Research shows that for the past 30 years trees from the eastern United States have been shifting westward at a whopping 9.5 miles per decade. This is perplexing to scientists, who believed that climate change would force species to seek familiar climates at the earth’s poles. But instead of moving north, they’re moving west, reports Science Alert.
Even more odd is that changes in rainfall and precipitation only account for a tiny part of the migration, suggesting that there’s more going on than the scientists know about.
Moving at a Tree-mendous Pace
Research about the phenomena was published in Science Advances, and the results were “a huge surprise,” according to Purdue University ecologist and lead researcher Songlin Fei. The research team examined U.S. Forest Service data from 1980 to 2015. The 86 species of trees analyzed were located between Maine and Minnesota and southern states such as Florida.
The trees were more likely to shift west (73 percent) than north (62 percent), and younger specimens followed this trajectory more so than older ones. Some trees moved northwest.
— Popular Science (@PopSci) October 17, 2018
No, these trees aren’t physically uprooting themselves and relocating; they are shifting the centers of their populations over time to areas that provide more conducive living conditions. Saplings are drawn to more friendly habitats, and once the older trees die, the younger ones have taken up residence in new places. Northward moving trees have been traveling about 6.8 miles per decade compared to westward-moving species at 9.5 miles per decade. Very few trees have migrated south or east, according to the data.
A Changing Climate
Global warming may have something to do with the westward movement, according to the report. The temperature in the United States increased 0.29-degrees Fahrenheit between 1980 and 2015, and elevated temperatures in the eastern part of the country have affected rainfall totals. Areas like the southeast have experienced lower rainfall levels. Broad-leaf species such as deciduous trees are shifting towards areas with more rain, while evergreen trees have been moving north.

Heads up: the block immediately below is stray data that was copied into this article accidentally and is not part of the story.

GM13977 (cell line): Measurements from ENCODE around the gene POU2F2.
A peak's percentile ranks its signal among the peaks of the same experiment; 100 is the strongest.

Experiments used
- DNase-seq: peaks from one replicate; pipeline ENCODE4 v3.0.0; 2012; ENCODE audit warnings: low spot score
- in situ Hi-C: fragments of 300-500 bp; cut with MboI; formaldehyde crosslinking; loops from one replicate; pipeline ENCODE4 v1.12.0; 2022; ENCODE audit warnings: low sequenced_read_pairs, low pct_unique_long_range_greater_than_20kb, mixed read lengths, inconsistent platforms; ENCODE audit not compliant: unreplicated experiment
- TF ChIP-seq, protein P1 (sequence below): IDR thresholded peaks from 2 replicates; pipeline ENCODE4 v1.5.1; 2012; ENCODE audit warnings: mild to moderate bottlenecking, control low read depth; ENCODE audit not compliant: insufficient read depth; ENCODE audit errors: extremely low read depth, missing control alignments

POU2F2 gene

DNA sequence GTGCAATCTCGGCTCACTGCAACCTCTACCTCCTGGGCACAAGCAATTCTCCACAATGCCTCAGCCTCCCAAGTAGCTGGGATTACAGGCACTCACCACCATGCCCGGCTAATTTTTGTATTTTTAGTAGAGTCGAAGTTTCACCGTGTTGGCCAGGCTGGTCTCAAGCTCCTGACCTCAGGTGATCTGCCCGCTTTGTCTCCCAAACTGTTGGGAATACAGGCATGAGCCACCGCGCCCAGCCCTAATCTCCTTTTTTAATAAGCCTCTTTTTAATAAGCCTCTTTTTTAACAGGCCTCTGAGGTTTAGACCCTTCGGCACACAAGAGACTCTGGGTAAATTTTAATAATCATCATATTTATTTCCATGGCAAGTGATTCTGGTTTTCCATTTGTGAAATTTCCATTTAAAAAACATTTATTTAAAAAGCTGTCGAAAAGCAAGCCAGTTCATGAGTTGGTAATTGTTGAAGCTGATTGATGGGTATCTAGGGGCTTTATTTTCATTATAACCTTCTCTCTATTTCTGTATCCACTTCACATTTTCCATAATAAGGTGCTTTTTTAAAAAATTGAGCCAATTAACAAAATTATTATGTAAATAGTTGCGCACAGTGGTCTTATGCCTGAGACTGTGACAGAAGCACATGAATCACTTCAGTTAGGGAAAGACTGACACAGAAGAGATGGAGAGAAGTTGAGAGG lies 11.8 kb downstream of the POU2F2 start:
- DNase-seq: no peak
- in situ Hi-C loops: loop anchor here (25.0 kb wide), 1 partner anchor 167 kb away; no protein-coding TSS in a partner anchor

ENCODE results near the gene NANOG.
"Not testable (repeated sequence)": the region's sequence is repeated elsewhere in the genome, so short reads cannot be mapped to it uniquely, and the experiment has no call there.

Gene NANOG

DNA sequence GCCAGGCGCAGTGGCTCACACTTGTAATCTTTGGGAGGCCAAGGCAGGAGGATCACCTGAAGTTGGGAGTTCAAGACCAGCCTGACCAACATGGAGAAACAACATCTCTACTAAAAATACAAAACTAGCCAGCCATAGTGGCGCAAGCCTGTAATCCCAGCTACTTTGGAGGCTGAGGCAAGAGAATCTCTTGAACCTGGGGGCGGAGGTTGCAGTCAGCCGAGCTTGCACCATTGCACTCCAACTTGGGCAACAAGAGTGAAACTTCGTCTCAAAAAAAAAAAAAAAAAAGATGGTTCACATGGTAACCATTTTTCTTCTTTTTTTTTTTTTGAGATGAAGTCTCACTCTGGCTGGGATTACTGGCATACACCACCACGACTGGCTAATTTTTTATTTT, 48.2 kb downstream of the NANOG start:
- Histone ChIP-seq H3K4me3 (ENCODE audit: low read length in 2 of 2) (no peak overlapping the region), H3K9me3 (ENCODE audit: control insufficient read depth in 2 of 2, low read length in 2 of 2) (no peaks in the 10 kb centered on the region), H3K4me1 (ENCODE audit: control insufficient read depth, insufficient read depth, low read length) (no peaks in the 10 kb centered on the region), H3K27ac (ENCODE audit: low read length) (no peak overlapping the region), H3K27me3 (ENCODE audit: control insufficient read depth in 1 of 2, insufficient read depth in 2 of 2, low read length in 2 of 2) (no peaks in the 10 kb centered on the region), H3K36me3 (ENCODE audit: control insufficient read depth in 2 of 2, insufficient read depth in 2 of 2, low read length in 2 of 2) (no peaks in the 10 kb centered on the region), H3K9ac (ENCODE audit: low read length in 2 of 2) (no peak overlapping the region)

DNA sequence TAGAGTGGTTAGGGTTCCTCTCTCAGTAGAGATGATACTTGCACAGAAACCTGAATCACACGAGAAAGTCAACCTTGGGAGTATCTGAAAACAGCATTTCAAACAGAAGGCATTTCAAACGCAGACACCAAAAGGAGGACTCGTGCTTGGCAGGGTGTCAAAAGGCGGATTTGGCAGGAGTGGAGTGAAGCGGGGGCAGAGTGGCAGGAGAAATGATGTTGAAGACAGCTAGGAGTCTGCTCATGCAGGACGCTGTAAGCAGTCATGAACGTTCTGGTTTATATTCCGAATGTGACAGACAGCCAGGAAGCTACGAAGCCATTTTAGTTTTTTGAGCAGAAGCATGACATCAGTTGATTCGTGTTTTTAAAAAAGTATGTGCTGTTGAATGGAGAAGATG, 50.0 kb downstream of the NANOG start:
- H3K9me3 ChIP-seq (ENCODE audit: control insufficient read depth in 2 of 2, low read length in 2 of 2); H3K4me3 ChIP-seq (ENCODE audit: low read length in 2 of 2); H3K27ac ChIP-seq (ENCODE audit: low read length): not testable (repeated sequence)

However, only 20 percent of the trees’ shift in movement may be caused by adjustments in precipitation, according to the researchers. Even though it’s wetter in the west these days, it’s not wetter than the areas in which the trees originated in the east. Plus, every species reacts differently to climate change and human activity. As a result, the reason for the trees’ movement is more than just increasing temperatures and climate change. Other causes may include the implementation of conservation and planting projects, different ways humans are using the land, and pest infestations. These factors need to be examined to determine a more concrete reason for the phenomena.
According to the report, “The resultant divergent spatial shifts among various groups can have significant ecological consequences and possible extinction of certain evolutionary lineages in some forest communities.”
By Noelle Talmon, contributor for Ripleys.com